He also asked what I thought about the business prospects for the open core guys and I had to admit that they don’t look that great from where I sit. Since they tend to compete on cost, there are at least three main pressures that are going to be bearing down on them in the next few months.

First, pressure from the established commercial players. Sure, the open source part of their product is free, and it is hard to beat free, but what about their commercial part – the part that they sell to keep the doors open? A small OpenNMS customer has a network of 1000 devices. Some of the open core vendors charge per device, on the order of US$250 to US$500. So this translates to US$250K to US$500K per year. One can usually get a Tivoli or OpenView solution for 1000 nodes at much less than that. Will someone go with the newcomer or the established player when the established player costs less?

Now, everyone realizes that there is no one out there paying those prices for the new guys. If you have a 1000 node network you can easily negotiate them down to a fraction of the list price as they are desperate to get new clients. And for some people getting 90% off of a price that was made up in the first place is a deal. But if what they are buying are “ease of use” features the second source of pressure will be from the smaller commercial players like Solarwinds. Why pay US$25K a year when you can get a complete out of the box solution for slightly less than that and only pay for it once? Orion runs on Windows, it is very pretty and it is reasonably priced. And you don’t have to deal with that pesky open source stuff.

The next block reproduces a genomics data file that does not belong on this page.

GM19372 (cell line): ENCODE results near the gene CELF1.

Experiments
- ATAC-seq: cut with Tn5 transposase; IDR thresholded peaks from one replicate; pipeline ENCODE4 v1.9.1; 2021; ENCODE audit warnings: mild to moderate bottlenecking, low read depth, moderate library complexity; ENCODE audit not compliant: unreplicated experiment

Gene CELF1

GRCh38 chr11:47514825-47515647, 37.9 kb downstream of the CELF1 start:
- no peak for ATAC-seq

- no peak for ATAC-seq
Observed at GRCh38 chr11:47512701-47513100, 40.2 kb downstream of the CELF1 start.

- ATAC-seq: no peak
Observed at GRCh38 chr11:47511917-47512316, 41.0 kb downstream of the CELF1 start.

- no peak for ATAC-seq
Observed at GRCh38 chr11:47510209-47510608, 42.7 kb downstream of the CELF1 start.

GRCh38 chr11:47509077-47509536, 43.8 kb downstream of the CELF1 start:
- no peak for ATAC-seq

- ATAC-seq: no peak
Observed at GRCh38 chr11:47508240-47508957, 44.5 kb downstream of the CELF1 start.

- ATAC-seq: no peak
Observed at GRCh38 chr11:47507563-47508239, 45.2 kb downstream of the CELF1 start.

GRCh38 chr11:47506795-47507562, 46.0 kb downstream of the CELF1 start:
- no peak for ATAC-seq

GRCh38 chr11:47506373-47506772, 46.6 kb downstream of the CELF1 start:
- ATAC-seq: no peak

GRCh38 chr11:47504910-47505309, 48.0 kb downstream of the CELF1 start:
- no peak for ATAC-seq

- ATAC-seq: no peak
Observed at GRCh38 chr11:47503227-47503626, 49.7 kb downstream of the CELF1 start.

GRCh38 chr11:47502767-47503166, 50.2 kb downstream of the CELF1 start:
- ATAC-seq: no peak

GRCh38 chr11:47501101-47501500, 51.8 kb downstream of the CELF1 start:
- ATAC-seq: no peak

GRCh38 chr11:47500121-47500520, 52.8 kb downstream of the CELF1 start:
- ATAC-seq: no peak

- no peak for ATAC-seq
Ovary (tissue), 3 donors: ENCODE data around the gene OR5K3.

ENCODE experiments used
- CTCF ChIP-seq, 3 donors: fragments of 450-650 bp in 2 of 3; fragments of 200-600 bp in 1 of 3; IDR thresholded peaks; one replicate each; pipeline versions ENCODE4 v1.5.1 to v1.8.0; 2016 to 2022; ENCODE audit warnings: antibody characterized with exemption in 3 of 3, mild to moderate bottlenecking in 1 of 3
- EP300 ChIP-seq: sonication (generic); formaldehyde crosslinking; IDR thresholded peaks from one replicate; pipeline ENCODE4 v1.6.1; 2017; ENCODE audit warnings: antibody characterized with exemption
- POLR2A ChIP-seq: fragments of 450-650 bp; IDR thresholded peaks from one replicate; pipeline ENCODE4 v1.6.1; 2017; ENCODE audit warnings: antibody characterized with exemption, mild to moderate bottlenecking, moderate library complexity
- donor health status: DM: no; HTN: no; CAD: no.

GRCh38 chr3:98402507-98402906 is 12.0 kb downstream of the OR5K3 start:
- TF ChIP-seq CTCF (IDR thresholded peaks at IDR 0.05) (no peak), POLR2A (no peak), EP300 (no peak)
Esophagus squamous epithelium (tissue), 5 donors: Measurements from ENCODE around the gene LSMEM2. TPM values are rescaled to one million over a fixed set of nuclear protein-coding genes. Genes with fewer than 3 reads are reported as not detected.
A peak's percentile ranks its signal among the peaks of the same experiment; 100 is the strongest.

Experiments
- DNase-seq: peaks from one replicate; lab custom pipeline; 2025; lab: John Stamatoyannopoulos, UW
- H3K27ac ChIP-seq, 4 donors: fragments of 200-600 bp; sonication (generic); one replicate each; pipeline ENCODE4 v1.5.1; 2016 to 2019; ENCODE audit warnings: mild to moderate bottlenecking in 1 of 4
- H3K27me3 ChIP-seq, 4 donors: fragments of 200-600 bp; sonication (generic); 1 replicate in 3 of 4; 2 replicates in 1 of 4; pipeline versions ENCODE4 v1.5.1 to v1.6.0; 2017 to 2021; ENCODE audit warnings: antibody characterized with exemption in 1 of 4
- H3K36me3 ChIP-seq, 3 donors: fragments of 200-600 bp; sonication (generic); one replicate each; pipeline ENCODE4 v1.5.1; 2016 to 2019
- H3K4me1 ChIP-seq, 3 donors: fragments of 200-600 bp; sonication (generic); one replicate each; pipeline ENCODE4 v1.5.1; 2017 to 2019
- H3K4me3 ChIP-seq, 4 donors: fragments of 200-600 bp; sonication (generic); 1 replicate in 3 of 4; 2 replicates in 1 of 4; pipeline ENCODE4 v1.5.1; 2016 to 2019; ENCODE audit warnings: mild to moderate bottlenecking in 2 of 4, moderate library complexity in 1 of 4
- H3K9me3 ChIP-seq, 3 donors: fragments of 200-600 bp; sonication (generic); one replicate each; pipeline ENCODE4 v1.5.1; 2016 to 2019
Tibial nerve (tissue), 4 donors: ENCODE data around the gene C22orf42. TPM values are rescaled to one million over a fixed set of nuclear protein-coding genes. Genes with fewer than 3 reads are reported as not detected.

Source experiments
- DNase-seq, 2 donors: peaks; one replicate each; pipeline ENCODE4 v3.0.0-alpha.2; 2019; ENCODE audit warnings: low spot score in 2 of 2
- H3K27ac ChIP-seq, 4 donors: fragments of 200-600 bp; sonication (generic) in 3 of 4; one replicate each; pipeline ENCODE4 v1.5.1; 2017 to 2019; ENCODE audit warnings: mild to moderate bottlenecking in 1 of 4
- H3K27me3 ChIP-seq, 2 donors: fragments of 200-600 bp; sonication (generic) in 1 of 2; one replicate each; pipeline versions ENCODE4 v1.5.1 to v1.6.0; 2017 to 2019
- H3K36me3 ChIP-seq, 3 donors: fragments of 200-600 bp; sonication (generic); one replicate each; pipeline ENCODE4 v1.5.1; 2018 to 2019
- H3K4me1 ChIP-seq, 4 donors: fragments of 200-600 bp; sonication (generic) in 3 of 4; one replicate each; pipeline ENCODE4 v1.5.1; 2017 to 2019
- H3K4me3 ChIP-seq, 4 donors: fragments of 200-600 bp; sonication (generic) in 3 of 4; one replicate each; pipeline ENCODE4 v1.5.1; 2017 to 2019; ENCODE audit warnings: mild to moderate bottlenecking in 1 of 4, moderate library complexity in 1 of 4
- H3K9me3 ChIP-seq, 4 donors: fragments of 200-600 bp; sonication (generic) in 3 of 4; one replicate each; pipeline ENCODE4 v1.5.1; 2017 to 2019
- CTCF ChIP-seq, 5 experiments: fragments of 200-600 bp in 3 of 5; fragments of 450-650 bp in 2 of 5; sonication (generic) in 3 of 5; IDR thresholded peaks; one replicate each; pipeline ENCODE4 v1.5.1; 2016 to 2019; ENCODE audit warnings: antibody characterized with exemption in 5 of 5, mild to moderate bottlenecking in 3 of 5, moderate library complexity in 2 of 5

The third source of pressure comes from the pure-play open source guys. A couple of years ago I had dinner with Peter Fenton, a smart VC with Benchmark. He told me that a product really needs to “own the bottom”. I didn’t agree with him and pointed out things like Mercedes Benz that sell to the top. I was told by others that I wasn’t supposed to argue with the VC, but I did anyway and in the end he convinced me he was right. After all, Mercedes had to seriously reinvent itself when Lexus came to market with a similar product at a lower price.

By having a totally free alternative, users of other products will constantly question their need to pay for commercial software. In many cases, like the small and medium businesses that use Orion, something like OpenNMS isn’t quite for them. But for others, products like OpenNMS provide a real alternative to their current solutions.

Most of the open core players are VC funded, and eventually those VCs will want to cash out. To do that they need to increase revenue. Thus you can expect those low, low, introductory prices to go away, and when companies find out the real cost for the open core software they will be looking for alternatives. They will be looking toward the bottom.

In the meantime we plan to keep running OpenNMS profitably. This means that year after year it will keep getting better, and slowly but surely the pressure on those other solutions will just keep building.

For those companies it is a race; a race to build themselves up and get acquired before they lose their customer base. It is hard to compete against the bottom, which was the point Peter was trying to make. I think Sun’s current lack of success with MySQL has made everyone a bit cautious about open source acquisitions, and with the current economic climate I don’t expect that to change any time soon. In that context the prospects for open core companies don’t look so rosy to me.